CHILDREN’S HOME: Solihull plans approved despite objections
A children’s home has been been given the go-ahead in a Solihull street, despite neighbours’ protests that the plans had been “railroaded” through.
More than 20 objections had been lodged against the change of use application for 6 Maple Leaf Drive, in Marston Green.
They had argued that the residential area already had a cluster of care facilities, with the Brooklands Hospital, Maple Leaf Centre and Maples Residential Care Home nearby.
But at this week’s planning committee, several members stressed the importance of providing suitable places for “vulnerable” kids.
A majority felt the home – which would have two adult carers and space for up to three eight to 17-year-olds – would have a minimal impact on existing residents.
However, local woman Karen Wakefield said those living nearby were concerned by the possibility of extra traffic and disturbance.
“[You are] putting another facility of this type on a residential housing estate,” she said.
“And I’m sorry we don’t feel like we have been heard or considered and there is a very great feeling here that this has been railroaded.”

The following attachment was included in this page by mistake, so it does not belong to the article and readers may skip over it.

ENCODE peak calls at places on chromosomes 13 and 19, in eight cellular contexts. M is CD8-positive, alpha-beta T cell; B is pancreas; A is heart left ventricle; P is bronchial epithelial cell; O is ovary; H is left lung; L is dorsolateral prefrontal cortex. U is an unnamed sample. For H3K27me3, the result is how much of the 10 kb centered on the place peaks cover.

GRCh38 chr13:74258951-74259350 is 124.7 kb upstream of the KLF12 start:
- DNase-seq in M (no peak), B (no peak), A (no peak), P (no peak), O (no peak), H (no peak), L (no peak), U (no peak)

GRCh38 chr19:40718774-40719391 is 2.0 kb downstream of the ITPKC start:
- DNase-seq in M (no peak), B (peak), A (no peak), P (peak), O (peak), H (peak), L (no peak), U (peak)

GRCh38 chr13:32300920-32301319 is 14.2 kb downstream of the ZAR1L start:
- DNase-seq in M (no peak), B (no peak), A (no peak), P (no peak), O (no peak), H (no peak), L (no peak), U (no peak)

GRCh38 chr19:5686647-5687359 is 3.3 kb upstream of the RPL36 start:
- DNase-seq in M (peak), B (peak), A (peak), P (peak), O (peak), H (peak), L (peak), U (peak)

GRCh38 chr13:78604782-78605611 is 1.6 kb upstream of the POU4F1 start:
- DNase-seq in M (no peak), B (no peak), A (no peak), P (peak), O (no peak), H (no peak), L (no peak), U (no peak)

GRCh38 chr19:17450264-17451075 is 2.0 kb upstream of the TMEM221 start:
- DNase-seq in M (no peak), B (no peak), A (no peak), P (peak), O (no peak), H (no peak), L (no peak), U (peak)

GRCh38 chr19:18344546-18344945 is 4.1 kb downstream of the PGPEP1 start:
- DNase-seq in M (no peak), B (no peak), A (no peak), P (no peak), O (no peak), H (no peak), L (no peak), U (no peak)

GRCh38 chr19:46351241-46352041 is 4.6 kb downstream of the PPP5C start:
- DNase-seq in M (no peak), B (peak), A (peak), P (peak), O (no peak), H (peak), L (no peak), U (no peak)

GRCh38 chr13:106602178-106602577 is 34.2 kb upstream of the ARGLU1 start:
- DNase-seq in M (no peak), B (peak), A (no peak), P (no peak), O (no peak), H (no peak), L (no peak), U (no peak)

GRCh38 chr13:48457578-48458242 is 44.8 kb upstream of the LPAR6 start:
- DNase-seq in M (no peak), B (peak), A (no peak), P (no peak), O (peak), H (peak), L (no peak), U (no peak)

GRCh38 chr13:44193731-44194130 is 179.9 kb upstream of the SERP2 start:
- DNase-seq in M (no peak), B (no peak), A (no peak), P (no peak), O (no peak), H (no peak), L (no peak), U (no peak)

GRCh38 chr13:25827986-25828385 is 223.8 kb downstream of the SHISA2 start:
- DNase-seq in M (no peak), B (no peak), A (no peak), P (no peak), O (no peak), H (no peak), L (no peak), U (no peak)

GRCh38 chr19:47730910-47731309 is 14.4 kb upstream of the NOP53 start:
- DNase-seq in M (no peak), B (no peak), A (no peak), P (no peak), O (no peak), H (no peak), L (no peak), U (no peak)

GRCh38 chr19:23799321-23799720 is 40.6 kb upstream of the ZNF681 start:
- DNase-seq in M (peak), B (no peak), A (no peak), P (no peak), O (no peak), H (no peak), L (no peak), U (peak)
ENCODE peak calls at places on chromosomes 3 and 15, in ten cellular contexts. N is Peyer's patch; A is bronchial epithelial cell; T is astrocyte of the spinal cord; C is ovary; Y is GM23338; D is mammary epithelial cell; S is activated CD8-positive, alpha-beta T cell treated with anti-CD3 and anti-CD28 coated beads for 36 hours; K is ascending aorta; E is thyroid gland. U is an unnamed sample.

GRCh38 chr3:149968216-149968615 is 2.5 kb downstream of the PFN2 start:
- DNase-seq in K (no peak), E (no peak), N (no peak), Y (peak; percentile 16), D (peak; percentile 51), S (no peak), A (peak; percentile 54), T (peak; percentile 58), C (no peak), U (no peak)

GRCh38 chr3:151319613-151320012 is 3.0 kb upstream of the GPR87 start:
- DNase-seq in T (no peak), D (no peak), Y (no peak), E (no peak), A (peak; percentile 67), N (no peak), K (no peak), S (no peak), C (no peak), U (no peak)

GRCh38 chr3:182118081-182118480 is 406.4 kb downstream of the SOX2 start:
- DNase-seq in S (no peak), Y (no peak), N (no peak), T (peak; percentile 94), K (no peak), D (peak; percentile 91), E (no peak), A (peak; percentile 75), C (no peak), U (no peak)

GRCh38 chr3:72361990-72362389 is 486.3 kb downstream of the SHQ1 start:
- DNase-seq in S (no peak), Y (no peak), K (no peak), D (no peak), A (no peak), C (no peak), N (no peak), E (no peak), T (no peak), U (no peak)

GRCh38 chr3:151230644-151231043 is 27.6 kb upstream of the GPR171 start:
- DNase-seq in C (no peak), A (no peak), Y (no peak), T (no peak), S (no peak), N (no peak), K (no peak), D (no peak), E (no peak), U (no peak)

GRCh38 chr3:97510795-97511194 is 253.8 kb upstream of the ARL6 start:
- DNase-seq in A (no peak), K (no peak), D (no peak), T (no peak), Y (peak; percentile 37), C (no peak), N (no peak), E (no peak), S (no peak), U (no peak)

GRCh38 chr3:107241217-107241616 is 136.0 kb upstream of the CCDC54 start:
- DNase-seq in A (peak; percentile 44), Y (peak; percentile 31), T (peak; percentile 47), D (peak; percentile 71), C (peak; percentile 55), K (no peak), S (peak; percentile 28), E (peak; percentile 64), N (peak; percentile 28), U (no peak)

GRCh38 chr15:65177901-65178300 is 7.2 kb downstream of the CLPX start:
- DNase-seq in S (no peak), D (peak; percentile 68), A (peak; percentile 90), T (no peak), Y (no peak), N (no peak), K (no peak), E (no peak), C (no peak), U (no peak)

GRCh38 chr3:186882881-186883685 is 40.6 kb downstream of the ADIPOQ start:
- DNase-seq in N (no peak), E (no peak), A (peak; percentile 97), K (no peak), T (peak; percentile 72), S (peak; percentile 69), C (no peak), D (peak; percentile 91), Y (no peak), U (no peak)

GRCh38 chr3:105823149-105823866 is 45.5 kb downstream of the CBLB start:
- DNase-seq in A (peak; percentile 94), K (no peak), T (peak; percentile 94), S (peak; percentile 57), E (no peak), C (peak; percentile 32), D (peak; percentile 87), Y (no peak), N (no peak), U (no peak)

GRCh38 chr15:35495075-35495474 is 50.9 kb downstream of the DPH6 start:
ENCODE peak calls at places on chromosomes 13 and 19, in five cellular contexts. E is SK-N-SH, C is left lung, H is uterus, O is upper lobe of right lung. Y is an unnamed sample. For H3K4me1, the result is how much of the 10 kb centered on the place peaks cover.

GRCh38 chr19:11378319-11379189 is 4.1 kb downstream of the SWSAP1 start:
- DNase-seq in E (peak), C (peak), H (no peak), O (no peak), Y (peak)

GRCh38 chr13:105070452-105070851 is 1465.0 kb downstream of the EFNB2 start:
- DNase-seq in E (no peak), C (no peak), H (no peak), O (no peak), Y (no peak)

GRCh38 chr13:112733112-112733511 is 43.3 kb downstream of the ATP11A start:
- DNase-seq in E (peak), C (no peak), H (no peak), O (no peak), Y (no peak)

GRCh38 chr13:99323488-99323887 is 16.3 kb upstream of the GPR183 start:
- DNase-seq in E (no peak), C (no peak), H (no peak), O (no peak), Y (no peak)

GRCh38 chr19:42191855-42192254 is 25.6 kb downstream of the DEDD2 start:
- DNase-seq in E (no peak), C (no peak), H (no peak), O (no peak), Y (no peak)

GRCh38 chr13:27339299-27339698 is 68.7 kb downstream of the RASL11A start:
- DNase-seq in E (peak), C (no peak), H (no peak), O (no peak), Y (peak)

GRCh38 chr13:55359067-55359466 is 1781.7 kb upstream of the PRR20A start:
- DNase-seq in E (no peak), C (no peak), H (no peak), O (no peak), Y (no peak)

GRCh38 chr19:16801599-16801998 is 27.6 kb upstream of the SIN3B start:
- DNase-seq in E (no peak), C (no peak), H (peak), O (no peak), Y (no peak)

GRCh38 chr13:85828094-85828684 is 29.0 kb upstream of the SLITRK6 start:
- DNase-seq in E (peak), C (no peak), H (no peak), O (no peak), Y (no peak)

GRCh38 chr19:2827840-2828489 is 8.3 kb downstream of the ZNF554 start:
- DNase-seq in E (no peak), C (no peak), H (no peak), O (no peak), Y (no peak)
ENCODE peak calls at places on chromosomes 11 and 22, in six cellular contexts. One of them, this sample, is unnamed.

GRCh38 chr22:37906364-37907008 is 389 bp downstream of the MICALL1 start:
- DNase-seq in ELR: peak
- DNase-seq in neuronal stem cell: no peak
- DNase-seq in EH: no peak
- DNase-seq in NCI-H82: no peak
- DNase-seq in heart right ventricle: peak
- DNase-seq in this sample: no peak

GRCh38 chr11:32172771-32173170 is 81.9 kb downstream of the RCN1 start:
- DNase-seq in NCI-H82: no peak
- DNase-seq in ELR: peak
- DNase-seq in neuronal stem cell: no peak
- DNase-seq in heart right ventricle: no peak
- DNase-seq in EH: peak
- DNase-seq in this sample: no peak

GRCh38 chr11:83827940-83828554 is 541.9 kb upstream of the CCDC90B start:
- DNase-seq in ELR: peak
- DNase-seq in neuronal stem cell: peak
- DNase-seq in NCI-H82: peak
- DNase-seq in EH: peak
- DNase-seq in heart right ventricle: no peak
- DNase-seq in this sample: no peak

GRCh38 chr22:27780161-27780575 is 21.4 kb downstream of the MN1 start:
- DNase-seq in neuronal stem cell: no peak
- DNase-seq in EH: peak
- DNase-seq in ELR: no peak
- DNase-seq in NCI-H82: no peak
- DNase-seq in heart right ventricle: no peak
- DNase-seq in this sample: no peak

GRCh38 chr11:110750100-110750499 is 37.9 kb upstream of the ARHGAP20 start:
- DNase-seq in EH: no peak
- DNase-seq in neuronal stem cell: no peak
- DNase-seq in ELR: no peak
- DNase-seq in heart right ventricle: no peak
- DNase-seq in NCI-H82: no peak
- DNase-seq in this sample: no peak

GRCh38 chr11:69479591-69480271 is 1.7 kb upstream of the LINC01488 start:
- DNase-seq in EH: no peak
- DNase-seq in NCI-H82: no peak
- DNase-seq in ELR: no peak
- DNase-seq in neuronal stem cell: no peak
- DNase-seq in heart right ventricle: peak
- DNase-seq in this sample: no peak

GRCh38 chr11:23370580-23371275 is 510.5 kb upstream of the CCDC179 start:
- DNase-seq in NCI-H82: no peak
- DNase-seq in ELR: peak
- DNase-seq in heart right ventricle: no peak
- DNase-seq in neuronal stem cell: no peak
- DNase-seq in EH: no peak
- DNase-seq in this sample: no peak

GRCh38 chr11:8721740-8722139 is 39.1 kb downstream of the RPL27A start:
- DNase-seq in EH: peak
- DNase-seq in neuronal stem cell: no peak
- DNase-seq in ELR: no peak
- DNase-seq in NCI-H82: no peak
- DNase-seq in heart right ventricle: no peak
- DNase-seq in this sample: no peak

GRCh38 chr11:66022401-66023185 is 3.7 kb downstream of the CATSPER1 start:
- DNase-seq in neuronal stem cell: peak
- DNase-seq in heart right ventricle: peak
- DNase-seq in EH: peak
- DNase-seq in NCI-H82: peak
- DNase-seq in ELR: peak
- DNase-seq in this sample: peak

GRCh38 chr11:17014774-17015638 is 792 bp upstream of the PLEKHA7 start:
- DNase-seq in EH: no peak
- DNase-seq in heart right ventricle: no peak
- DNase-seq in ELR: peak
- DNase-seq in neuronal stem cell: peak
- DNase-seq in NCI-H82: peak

David Barnes, speaking on behalf of the applicant, said that residents’ concerns had been “carefully noted” but neither the council’s own officers or police had raised any objection.
“At the heart of this application it’s just a simple proposal to allow three children to be able to live in a community in what would be a safe environment for them. It’s not an uncommon situation across the country.”
Cllr Maggie Allen (Green, Shirley West) felt the impact locally had been “over-exaggerated.”
“These are looked after children – they are not delinquents,” she said.
“They are children who have not had a very good start in life, it could be somebody whose parents are in hospital and they just need a little while to be safe.
“It’s no different from having a family move in with three children.”
However, Cllr Jim Ryan (Con, Bickenhill) had wanted more detail on the applicant’s track record and whether they operated any similar facilities elsewhere.
He said this may “allay any fears” that locals may have about the business moving into the area.
Although planning officers argued that this was not a planning issue and the regulation of the home – and ensuring it met the required standards – would fall under the remit of the watchdog Ofsted.
The plans were passed by a majority of eight to one.
Words: David Irwin, Local Democracy Reporter
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